Middle Grades Longitudinal Study

A first-of-its-kind inquiry into the transitional years between elementary and high school

National Center for Education Statistics (NCES)

Despite an increasing curiosity about the effectiveness of education, researchers have tended to overlook one of K-12 schools’ critical phases: the middle grades.

As every former adolescent knows, grades six through eight represent a crucial transition. Students gain maturity and autonomy as they leave elementary school and prepare for high school. Academics become more challenging, extracurriculars more intense, and social lives more complex. These three years of change set the foundation for students’ later lives, and by knowing which factors contribute to success, we can help improve education for future generations.

To provide this data, in 2015 the U.S. Department of Education chose RTI to manage the first-ever Middle Grades Longitudinal Study, or MGLS. The results will fill a data gap between studies of elementary and high school education.

Surveying Thousands of Students to Inform the Middle Grades Experience

MGLS will follow thousands of students through the middle grades, collecting data annually for three years about factors that influence their cognitive development. Experiences at home, at school, with friends, and with the physical changes of adolescence all have an impact, and will be taken into account.

Since starting the project, we have completed two field tests and developed technologies to conduct this new survey. Our goal is to recruit approximately 900 schools from 48 states. The survey will focus on grades six through eight regardless of whether all three grades are situated in the same school, allowing us to study differences in experiences across different school configurations.

Through interviews, we will compile a complete picture of students’ home and school environment, social skills, problem behaviors, and support systems. We will look for risk factors that tend to undermine academic achievement, such as poverty and parents with a low level of education. Even students’ height and weight will be recorded. These contextual factors will help deepen our understanding of social and emotional learning (SEL), an important part of positive development.

To better understand how students with disabilities develop, students with autism, emotional disturbances, and specific learning disabilities will be a special focus. In turn, these data have the potential to inform future policies for disability education.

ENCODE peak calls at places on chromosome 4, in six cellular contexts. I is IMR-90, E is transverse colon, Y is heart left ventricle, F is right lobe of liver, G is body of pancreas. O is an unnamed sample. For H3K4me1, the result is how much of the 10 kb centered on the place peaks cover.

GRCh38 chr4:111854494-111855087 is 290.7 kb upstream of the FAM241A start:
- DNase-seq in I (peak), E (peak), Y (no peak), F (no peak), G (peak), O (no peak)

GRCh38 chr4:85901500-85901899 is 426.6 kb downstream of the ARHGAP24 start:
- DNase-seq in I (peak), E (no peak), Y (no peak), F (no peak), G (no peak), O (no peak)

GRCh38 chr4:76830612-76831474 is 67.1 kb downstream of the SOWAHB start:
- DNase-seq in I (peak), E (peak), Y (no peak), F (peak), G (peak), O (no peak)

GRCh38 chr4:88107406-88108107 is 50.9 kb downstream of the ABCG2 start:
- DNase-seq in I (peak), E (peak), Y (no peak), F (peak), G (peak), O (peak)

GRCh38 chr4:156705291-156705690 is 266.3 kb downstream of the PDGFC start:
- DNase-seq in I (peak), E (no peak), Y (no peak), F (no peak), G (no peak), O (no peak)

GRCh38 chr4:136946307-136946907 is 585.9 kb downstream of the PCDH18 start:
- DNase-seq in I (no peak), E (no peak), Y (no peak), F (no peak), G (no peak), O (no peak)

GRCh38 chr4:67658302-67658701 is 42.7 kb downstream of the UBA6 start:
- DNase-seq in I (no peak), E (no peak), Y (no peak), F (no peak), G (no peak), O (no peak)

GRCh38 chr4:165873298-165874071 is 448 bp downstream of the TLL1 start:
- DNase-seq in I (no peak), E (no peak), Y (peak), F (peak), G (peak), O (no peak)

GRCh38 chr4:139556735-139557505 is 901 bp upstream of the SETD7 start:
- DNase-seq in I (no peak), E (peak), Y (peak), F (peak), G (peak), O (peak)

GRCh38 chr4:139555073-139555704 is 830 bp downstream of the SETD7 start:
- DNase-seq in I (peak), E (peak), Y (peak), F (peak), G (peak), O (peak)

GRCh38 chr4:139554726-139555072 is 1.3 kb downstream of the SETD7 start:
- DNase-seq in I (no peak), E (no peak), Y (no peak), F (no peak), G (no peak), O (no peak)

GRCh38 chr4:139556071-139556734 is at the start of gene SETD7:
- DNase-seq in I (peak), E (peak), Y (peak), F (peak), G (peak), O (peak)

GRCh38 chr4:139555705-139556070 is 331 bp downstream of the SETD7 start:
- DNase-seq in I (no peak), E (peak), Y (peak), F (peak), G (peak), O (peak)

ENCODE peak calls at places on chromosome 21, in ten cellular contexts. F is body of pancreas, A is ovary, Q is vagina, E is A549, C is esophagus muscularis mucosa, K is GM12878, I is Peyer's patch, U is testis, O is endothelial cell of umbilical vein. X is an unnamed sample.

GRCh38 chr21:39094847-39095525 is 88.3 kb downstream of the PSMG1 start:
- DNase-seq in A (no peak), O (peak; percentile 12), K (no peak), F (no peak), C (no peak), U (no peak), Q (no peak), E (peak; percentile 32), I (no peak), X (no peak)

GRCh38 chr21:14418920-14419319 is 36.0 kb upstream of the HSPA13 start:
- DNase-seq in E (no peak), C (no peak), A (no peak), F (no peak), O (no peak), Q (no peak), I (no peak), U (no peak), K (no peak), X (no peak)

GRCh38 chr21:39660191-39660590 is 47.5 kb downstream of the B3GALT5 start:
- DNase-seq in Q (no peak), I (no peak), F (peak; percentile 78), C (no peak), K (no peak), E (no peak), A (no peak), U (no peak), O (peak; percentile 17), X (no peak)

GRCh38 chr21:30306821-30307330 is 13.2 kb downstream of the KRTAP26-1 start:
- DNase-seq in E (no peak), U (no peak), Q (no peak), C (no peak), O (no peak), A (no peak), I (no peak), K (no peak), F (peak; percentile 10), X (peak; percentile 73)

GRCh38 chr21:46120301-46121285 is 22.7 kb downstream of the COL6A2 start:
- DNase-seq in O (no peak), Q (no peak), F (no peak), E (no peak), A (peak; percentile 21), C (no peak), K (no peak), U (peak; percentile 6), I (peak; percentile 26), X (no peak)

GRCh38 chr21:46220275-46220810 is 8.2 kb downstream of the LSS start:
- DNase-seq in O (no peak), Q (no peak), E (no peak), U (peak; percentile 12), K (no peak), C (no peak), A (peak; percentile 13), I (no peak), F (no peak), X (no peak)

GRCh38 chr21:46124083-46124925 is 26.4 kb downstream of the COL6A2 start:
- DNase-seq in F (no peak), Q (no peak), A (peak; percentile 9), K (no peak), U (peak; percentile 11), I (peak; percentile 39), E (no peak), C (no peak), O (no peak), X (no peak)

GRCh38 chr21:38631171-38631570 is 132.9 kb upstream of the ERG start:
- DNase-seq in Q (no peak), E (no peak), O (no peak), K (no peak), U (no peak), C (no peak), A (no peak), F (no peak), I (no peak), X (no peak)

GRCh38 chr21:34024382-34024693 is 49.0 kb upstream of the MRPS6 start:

The academic side of the survey includes assessments of math, reading, and executive function—the “getting things done” skills that are so essential to success in school. The assessments themselves are being developed based on our experience with similar K-12 education studies, including the High School Longitudinal Study and the Early Childhood Longitudinal Study.

MGLS will also benefit from a new, RTI-designed system for delivering the student survey and assessments. Field staff will bring equipment to the schools where participants will complete the session using Chromebooks that connect to a more powerful laptop using a single WiFi hotspot. The self-contained system ensures standardization and keeps data secure.

Understanding the Transitions from Elementary to High School

At key moments between elementary and middle school, or between middle and high school, students run the risk of losing engagement with academics or other activities that help build a foundation for high school graduation. With a better understanding of the causes of unsuccessful transitions, educators can help protect and nurture students who are at risk.

With the first of three rounds of data collection underway, leaders in middle-grades education and middle-grades education research are already enthusiastic about sharing information, participating, and eventually learning from the results. By providing the first nationwide, longitudinal data on the middle-school experience, MGLS will grow into a valuable resource for the education and policy communities.